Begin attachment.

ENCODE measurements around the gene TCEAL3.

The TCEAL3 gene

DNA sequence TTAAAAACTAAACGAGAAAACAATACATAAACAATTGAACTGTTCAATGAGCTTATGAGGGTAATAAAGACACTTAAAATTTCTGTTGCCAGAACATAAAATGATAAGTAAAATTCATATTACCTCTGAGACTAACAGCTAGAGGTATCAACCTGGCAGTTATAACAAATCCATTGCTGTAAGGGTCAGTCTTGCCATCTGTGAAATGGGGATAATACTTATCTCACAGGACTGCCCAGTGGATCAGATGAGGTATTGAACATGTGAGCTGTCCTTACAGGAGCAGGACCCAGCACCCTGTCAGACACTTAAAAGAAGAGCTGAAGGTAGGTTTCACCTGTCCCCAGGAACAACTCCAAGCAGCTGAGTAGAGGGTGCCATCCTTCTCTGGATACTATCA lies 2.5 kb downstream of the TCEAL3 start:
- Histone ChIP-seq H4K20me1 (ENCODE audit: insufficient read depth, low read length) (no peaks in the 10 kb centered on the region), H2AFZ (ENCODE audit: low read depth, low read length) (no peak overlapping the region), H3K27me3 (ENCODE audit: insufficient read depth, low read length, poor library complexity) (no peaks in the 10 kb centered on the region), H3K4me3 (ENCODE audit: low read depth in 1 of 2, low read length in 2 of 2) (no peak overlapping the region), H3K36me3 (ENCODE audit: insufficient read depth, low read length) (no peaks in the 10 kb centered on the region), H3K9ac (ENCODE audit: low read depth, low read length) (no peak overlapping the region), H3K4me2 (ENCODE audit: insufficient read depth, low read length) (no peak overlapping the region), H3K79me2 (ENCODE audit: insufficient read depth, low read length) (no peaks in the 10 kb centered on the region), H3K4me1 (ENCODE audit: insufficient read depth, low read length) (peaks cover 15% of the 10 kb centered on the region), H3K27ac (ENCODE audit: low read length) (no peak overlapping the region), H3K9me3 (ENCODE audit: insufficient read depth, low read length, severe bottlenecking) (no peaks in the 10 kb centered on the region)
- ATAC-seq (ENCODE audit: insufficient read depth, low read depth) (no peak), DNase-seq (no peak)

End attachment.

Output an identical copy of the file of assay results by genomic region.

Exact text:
ENCODE measurements around the gene TCEAL3.

The TCEAL3 gene

DNA sequence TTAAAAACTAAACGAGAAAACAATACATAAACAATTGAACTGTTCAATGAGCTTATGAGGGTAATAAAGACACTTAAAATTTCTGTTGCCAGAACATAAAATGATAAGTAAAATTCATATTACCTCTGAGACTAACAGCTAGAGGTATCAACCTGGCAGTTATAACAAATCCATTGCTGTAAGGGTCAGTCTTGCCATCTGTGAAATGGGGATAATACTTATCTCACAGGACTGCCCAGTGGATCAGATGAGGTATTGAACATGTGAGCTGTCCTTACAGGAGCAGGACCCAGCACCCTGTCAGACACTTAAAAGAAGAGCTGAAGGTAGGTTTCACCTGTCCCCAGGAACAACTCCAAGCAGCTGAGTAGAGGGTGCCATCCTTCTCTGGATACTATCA lies 2.5 kb downstream of the TCEAL3 start:
- Histone ChIP-seq H4K20me1 (ENCODE audit: insufficient read depth, low read length) (no peaks in the 10 kb centered on the region), H2AFZ (ENCODE audit: low read depth, low read length) (no peak overlapping the region), H3K27me3 (ENCODE audit: insufficient read depth, low read length, poor library complexity) (no peaks in the 10 kb centered on the region), H3K4me3 (ENCODE audit: low read depth in 1 of 2, low read length in 2 of 2) (no peak overlapping the region), H3K36me3 (ENCODE audit: insufficient read depth, low read length) (no peaks in the 10 kb centered on the region), H3K9ac (ENCODE audit: low read depth, low read length) (no peak overlapping the region), H3K4me2 (ENCODE audit: insufficient read depth, low read length) (no peak overlapping the region), H3K79me2 (ENCODE audit: insufficient read depth, low read length) (no peaks in the 10 kb centered on the region), H3K4me1 (ENCODE audit: insufficient read depth, low read length) (peaks cover 15% of the 10 kb centered on the region), H3K27ac (ENCODE audit: low read length) (no peak overlapping the region), H3K9me3 (ENCODE audit: insufficient read depth, low read length, severe bottlenecking) (no peaks in the 10 kb centered on the region)
- ATAC-seq (ENCODE audit: insufficient read depth, low read depth) (no peak), DNase-seq (no peak)